"Snape! I know you're in there."

"For god's sake, stop yammering. I'm coming, Granger."

He opened the door and saw her standing there, her hair writhing like a venomous tentacula in the wind. Her cheeks were ruddy from the cold air, and she held a large plate of biscuits covered in plastic wrap.

She smiled at him hopefully and jiggled the plate. "Can I come in? I brought you biscuits…" Her breath steamed in the frigid air.

"I don't really think that's necessary, do you? I'm perfectly capable of ingesting gingerbread by myself. Eating is one of the few things you said I could do on my own."

She huffed. "Come on, Snape. I'm freezing my tits off, it's so cold out here."

He stared at her, standing there on his doorstep with her horrid hair and hopeful eyes, and he thought she's so young. Then he tried to remember the last time someone other than Granger had made him biscuits—or done him any kindness really—and couldn't. So he stepped aside, ushering her in with a formal hand. "Please come in."

She swanned into the kitchen, juggling the plate between her hands as she shed layers. After throwing her red wool coat and nubby scarf over one of his chairs, she peeled off the plastic wrap and thrust the biscuits toward him.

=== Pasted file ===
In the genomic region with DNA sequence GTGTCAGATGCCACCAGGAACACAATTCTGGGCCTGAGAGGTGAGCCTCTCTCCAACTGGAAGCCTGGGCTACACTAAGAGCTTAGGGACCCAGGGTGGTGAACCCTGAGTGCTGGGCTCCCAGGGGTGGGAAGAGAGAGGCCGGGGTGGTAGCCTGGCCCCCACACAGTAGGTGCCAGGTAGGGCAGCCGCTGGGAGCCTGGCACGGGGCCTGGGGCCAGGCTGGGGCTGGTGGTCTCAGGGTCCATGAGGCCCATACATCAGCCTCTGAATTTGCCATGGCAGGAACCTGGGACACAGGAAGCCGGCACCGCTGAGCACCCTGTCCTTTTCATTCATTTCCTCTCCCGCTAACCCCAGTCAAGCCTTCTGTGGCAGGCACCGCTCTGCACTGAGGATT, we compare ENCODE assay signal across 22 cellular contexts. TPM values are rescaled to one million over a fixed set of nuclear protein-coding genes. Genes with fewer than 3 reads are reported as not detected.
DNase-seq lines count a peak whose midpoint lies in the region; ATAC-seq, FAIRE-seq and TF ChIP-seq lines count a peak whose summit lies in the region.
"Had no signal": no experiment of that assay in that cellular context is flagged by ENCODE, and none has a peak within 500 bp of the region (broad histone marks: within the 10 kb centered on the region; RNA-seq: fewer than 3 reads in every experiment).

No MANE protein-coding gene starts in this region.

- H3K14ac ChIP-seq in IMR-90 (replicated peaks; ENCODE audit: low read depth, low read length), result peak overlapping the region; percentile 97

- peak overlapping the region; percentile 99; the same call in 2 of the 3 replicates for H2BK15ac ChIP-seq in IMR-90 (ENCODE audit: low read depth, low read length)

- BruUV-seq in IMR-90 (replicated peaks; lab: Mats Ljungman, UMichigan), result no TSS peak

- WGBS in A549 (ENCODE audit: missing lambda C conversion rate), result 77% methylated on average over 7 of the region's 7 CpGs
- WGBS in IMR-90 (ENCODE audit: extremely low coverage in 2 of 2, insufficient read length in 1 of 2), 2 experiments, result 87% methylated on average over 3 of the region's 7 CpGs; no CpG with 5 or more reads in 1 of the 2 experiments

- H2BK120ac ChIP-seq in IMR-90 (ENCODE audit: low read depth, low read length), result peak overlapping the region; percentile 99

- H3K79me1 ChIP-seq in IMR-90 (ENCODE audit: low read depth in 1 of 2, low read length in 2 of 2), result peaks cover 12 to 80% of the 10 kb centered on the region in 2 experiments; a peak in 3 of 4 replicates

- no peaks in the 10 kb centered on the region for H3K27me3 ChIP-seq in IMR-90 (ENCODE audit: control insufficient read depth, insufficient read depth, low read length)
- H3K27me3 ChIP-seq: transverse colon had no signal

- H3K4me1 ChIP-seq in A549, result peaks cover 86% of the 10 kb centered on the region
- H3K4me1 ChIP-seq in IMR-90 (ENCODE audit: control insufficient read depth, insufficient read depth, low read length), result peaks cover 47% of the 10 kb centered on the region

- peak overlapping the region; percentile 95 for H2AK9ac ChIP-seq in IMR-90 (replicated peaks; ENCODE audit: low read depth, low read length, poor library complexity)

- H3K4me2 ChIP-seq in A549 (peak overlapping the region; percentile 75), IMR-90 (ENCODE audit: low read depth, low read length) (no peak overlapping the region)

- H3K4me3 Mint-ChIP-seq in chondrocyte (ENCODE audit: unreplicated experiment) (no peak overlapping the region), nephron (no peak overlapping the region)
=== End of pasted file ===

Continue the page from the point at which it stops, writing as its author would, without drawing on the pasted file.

"Here! They're still warm. Eat one."

They did smell good, like cinnamon and nutmeg and Christmas, and maybe if he ate one, she'd be happy and leave him in peace, instead of tromping around his house in her snow boots, disturbing his quiet. Sighing as if he were doing her a favor, he reached out and picked up a gingerbread bear by the ear.

"If you insist." He took a bite, rolling the piece of biscuit around his mouth. Holy hell. His eyelids drooped in pleasure. Ever so slightly cakey, the gingerbread gave beneath his crooked teeth, and spices rolled over his taste buds in a pleasurable wave.

"Well?" she asked him, her eyes shining.

"It's not terrible," he said after swallowing. He cleared his throat. "I'm not gagging on it or anything."